Service sector recovery remains lacklustre

Our China Activity Proxy (CAP) shows that growth ticked up last month as energy shortages eased and the service sector continued to recover from virus disruptions over the summer. But the rebound remains lacklustre, with output still well below June’s peak. And while the outlook for home sales and exports has brightened in recent weeks, cooling construction activity still looks set to weigh on growth next year.
Julian Evans-Pritchard Senior China Economist
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China Data Response

China Caixin Manufacturing PMI (Nov.)

The Caixin manufacturing index published today slipped under 50 last month on the back of softer domestic demand. This contrasts with the official survey released yesterday. Taken together, the surveys still suggest that industrial output rebounded in November as power shortages abated. And they also point to easing factory-gate price pressures. Drop-In: Why is Asia sitting out the global inflation surge? 09:00 GMT/17:00 HKT, Thursday 2nd December https://event.on24.com/wcc/r/3546145/A9D34EF592141BEFCAC819ADB40359D5?partnerref=report

1 December 2021

China Data Response

China Official PMIs (Nov.)

The official PMIs suggest that industrial activity rebounded this month thanks to easing disruptions from power shortages while a renewed virus flare-up held back the recovery in services. And while we know little about its transmissibility and severity, the new Omicron variant could hold back a further economic recovery. On a more positive note, the surveys point to easing price pressures.

30 November 2021

China Chart Book

Omicron tests China’s zero-COVID strategy

The global spread of a more transmissible COVID variant is a particular challenge for a country trying to remain COVID-free. But after nearly two years of success suppressing infections domestically, the bar to changing course before better medical treatments or vaccines are available is high. A study published last week by the Chinese Center for Disease Control and Prevention estimated that if China were to adopt the pandemic control measures recently in place in several Western countries, it would soon be facing several hundred thousand new cases per day and 10-20,000 severe cases. These estimates were deliberately conservative, made on the assumption that natural and vaccine-derived immunity is as high in China as in the comparator countries. The actual health cost, the authors argue, would almost certainly be higher. Given these concerns, if Omicron proves harder to contain than Delta, we would expect officials to tighten containment measures in response. Economically, that would lead to further intermittent disruption to domestic activity, particularly services, and to global supply chains.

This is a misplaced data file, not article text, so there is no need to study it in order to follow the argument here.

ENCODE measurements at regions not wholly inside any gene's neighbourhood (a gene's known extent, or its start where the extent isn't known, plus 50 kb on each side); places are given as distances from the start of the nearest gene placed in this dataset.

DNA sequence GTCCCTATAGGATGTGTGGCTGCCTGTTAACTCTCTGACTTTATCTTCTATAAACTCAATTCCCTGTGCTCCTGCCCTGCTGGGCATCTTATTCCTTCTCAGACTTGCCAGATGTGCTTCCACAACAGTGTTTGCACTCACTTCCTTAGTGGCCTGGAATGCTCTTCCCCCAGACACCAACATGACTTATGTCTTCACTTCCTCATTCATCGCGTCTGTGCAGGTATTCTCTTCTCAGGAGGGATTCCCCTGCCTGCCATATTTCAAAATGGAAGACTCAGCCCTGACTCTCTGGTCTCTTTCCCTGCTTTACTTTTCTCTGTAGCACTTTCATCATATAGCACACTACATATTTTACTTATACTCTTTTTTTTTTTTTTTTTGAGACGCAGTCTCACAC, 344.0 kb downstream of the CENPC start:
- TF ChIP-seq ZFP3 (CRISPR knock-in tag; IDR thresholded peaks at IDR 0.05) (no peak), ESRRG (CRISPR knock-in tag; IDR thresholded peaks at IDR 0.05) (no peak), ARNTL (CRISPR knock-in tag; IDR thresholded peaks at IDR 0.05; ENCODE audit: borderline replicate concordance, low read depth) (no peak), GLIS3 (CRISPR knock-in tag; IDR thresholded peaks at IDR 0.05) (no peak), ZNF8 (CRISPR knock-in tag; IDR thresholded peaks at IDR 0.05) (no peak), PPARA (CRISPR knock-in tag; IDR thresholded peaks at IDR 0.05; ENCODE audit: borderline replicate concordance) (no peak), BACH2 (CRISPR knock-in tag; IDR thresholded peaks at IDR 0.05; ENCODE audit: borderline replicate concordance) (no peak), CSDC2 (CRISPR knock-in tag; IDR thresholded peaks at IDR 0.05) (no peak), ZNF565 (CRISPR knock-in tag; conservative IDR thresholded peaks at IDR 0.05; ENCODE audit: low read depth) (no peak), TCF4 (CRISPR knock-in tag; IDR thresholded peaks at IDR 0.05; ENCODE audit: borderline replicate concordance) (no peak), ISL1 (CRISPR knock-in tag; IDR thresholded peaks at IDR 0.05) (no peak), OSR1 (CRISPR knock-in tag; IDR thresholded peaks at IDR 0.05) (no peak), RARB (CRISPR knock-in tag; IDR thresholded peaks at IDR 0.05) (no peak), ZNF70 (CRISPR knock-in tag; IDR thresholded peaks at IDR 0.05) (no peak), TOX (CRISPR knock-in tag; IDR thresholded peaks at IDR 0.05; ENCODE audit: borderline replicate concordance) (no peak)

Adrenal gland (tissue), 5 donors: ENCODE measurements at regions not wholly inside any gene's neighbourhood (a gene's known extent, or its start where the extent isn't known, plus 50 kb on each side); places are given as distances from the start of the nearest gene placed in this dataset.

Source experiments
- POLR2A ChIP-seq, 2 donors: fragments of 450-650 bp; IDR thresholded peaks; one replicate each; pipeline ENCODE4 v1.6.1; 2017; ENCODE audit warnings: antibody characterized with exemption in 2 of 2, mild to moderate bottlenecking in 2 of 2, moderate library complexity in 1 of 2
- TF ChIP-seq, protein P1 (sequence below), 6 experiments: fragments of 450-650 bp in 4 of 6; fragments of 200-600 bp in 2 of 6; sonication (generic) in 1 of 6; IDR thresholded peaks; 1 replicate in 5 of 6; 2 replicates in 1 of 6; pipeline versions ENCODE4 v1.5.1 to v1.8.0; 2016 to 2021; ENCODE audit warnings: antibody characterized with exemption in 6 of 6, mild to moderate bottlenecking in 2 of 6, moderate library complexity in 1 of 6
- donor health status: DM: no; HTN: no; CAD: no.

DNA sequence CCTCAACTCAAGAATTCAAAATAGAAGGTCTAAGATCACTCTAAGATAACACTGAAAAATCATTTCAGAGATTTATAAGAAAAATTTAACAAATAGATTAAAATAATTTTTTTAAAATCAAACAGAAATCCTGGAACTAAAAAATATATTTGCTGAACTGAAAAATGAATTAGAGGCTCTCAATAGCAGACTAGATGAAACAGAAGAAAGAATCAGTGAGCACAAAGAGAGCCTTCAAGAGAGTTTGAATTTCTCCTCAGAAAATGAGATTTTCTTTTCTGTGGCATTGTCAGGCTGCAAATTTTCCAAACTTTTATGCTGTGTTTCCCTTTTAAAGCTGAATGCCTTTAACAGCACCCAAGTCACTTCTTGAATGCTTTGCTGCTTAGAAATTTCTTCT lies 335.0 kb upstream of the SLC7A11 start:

29 November 2021

More from Julian Evans-Pritchard

China Economics Update

LPR on hold but wider easing already underway

The Loan Prime Rate (LPR) remained unchanged for the 19th consecutive month today. But officials are already easing policy in other ways, such as by relaxing constraints on mortgage lending. The PBOC has also pushed down bank funding costs via recent deposit rate reforms and July’s RRR cut, paving the way for future moves to nudge down lending rates using LPR cuts.

22 November 2021

China Economics Weekly

Outbreak quashed, land auction rules eased

Local authorities in China appear to be becoming more adept at bringing Covid outbreaks under control with relatively little disruption to economic activity. Meanwhile, this week’s easing of land auction rules is the latest in a series of moves to support China’s struggling property sector. We think home sales are on the cusp of a rebound. But it will take much longer for developers to start ramping up construction again.

19 November 2021

China Economics Update

Home sales on the cusp of a rebound

New home sales have dropped by a fifth since March, a similar-sized slump to those seen during the previous two housing downturns. With policy now turning more supportive, high-frequency data suggest that sales are bottoming out and a cyclical rebound looks increasingly likely. This should quash fears of a housing market crash. But financing constraints will continue to limit new construction and property investment is unlikely to bottom out until late next year.

19 November 2021
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